Doctor 'repeatedly' warned of dangers before fatal tragedy
NINE people suffered spinal fractures after leaping from a cliff at a dangerous Byron Bay waterhole in the three years before a man died there in 2014, a coronial inquest has heard.
Brendan Vickery, 20, was presumed to have drowned in February 2014 while swimming in the Island Quarry waterhole off Ewingsdale Rd shortly after jumping in from a height of 8.5m.
The native Victorian resurfaced after jumping, and was last seen clutching the bottom edge of the cliff face and complaining about feeling weak before he disappeared into the water.
The NSW Coroner's Court inquest into Mr Vickery's death, held in Byron Bay Local Court yesterday and Monday, has examined various circumstances around the tragedy including medical factors, and the management of the land.
Yesterday the court heard that former Tweed hospital head of emergency department Dr Rob Davies had warned repeatedly about the dangers of the site in the years before the fatal tragedy.
The summer seasons of 2011-12 and 2013-14 were particularly bad, with nine people admitted to emergency departments - six who sustained serious spinal fractures.
The court heard one boy almost drowned after being knocked unconscious upon hitting the water, and only survived because he was pulled from the murky water by friends.
A lack of proper fencing was formally identified as a safety issue in January 2012 by the Department of Lands, but it took another two years before a proper security fence was built - within weeks of Mr Vickery's death in early 2014.
At that time, the court heard the quarry entrance was unfenced and was often visited by 150 people a day, many of them backpackers. While the waterhole itself had a makeshift 1.2m fence around the cliff in line with the Swimming Pool Act, it was easily climbed by adults.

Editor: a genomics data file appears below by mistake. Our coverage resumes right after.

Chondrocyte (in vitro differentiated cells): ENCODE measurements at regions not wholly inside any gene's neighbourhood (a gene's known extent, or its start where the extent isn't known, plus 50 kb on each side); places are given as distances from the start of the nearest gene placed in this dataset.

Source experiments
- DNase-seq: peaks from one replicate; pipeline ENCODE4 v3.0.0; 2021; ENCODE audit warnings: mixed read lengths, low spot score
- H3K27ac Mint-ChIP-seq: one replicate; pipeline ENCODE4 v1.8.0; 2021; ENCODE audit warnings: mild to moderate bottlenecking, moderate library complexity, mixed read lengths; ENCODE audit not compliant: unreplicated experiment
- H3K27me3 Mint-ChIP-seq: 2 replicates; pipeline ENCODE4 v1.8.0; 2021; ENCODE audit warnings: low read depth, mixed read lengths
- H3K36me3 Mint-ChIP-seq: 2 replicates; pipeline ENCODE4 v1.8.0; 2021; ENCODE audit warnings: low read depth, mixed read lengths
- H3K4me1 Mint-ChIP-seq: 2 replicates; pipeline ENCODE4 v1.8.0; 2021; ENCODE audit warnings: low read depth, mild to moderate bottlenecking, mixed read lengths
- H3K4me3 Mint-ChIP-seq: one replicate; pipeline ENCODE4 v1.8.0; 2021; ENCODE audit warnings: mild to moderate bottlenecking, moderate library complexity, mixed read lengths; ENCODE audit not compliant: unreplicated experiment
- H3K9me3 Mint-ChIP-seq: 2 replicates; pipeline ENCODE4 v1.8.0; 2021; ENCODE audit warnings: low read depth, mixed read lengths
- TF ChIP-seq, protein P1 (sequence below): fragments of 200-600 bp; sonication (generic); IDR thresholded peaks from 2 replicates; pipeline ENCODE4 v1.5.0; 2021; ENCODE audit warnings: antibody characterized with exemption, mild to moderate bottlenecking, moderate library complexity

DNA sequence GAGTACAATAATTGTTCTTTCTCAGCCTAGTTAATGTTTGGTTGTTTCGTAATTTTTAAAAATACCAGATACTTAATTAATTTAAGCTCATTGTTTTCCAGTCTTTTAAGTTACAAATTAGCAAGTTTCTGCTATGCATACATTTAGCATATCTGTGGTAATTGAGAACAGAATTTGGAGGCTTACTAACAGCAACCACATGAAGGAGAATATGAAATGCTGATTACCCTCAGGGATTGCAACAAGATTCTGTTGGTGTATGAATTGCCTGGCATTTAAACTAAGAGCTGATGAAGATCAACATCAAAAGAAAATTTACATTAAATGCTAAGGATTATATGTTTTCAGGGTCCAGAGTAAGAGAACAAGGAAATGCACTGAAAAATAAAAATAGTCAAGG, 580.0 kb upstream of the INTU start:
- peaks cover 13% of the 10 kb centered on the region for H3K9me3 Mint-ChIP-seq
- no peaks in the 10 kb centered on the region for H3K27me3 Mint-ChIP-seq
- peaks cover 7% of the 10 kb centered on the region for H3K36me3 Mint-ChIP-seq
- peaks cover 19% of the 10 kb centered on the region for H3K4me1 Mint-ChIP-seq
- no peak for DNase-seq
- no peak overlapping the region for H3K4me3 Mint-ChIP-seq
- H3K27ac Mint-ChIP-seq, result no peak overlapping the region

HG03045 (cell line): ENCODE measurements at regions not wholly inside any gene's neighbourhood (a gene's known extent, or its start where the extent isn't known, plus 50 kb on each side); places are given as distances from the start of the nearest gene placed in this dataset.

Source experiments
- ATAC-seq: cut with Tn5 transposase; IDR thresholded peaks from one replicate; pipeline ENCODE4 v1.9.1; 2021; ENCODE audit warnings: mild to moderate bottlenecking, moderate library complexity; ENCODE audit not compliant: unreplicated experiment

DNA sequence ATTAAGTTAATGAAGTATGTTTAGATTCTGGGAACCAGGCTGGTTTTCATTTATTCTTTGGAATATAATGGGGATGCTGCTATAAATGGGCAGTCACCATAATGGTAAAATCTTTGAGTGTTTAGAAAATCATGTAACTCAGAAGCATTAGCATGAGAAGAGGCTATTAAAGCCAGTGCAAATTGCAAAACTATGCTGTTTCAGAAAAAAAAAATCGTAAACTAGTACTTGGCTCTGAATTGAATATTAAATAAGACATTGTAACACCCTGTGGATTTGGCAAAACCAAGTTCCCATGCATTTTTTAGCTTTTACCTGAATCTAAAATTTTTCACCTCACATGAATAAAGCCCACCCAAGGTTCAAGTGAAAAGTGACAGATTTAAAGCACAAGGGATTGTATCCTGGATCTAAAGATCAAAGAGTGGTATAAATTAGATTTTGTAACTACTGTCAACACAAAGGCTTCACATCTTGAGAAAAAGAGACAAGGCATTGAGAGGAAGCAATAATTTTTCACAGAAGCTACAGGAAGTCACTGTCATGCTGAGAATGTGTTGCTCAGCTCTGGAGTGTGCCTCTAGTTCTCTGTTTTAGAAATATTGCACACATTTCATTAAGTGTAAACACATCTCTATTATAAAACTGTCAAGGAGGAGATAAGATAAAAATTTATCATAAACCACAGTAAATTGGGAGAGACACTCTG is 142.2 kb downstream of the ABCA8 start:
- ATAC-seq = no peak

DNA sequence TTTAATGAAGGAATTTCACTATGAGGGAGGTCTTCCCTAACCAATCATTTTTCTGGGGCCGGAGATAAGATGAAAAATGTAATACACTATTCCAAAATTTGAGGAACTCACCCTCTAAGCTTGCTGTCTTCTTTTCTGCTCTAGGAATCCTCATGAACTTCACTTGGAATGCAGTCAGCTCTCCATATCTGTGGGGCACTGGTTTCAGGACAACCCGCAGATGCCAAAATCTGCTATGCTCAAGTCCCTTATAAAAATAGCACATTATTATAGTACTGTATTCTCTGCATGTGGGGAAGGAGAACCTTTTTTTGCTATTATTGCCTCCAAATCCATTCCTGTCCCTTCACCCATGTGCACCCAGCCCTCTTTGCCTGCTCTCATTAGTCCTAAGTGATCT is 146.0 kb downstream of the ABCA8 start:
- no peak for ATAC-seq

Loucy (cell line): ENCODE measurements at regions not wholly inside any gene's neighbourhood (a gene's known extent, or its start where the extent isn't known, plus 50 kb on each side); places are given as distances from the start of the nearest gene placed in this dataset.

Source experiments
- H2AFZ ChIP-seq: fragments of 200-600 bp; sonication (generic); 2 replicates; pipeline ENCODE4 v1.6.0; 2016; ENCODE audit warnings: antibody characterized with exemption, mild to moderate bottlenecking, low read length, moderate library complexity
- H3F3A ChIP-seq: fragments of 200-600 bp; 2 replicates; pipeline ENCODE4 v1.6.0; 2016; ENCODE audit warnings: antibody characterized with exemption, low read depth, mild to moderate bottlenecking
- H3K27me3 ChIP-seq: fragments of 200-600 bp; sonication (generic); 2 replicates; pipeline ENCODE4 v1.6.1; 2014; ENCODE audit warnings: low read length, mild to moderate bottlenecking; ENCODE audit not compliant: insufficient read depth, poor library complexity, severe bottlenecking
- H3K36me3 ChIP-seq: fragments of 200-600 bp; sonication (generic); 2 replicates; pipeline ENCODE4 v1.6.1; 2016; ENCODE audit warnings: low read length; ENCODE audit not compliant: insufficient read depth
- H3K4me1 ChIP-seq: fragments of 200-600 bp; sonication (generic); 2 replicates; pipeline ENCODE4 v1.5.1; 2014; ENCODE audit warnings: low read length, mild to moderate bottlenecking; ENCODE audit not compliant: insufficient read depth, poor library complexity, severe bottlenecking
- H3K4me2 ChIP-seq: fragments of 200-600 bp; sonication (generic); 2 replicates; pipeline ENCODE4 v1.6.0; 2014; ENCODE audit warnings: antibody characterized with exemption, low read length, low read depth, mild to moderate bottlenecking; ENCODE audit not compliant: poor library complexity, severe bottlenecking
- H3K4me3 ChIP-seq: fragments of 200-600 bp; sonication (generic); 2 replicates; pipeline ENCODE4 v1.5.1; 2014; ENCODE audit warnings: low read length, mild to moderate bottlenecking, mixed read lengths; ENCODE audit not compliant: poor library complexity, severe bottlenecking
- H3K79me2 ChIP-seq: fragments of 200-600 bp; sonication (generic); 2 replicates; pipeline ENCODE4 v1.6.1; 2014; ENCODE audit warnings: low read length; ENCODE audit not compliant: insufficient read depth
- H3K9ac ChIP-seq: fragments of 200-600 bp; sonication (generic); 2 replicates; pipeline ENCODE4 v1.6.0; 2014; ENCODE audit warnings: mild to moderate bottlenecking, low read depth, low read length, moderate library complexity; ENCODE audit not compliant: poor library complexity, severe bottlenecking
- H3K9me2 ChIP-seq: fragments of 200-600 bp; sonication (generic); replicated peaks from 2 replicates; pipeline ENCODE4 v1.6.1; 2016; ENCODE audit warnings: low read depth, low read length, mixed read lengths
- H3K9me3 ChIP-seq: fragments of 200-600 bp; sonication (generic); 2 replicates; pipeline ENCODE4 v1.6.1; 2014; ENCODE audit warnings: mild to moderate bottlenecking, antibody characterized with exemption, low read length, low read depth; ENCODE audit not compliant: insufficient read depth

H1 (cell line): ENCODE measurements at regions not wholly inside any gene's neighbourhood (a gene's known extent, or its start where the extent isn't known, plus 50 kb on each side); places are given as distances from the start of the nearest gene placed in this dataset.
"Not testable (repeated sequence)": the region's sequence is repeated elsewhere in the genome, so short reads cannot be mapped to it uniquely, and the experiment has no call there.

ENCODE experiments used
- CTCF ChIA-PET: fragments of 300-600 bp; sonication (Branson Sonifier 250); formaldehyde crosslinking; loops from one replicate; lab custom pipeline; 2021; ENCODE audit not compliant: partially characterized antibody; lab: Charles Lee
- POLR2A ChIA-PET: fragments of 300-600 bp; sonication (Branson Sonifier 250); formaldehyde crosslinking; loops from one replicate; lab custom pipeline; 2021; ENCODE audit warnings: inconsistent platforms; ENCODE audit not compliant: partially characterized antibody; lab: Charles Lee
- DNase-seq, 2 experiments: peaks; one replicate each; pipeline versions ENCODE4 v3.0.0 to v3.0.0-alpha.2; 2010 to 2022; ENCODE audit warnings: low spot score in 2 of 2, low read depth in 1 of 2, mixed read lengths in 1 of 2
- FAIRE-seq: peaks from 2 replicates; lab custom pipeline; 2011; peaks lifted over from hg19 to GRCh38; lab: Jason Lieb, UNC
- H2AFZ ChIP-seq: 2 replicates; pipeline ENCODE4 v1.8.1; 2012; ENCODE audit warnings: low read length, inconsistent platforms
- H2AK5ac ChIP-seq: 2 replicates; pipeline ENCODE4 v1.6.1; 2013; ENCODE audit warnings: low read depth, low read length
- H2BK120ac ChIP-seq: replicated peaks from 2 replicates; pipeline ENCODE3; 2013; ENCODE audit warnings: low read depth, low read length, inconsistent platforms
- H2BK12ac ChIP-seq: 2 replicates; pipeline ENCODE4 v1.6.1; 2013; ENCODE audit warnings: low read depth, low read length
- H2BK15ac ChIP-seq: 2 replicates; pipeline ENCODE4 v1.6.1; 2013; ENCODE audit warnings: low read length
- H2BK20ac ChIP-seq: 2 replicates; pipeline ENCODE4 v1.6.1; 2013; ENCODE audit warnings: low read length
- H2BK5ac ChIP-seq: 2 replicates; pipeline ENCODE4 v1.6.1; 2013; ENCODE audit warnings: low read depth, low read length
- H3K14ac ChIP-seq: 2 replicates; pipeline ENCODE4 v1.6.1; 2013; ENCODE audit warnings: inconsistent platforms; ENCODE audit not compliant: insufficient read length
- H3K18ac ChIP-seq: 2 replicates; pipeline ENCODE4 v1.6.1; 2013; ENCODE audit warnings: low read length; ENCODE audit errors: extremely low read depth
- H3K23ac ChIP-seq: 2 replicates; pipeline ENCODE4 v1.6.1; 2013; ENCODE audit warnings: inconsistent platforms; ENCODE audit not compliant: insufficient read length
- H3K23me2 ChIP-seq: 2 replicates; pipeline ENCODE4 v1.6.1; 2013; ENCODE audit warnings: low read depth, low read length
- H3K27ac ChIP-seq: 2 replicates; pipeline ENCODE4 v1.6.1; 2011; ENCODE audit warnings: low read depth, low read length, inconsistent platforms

Chairperson of Island Quarry Reserve Trust Shane Rennie told the court that "our vigilance on trying to keep people out just grew and grew and grew" in the years after 2011.
Asked by the lawyer representing Mr Vickery's family, David Evenden, why it took so long to build the fence, Mr Rennie described various bureaucratic delays after it applied for funding in 2012.
Funding became available in early 2013, but various quotes for the job came back incorrect and over budget and the trust had to seek extra funding.
By that time, the summer of 2013-14 had rolled around, which saw more injuries and ended with Mr Vickery's tragic death.
Since then, however, the court heard that the number of trespassers on the site has slowed down to a trickle.
Various signs surround the site warning not to trespass, and a 1.8m fence bars entry from Ewingsdale Rd.
An additional 1.8m security fence surrounds the cliff edge of the water hole.
The Island Quarry Reserve Trust has also just received funding to build an additional length of security fence on its western boundary.
Mr Rennie told the court that now only members of the Trust were allowed access to the site, and they were 30-35 members.
Acting Deputy State Coroner Teresa O'Sullivan is expected to hand down her findings into Mr Vickery's death early next year.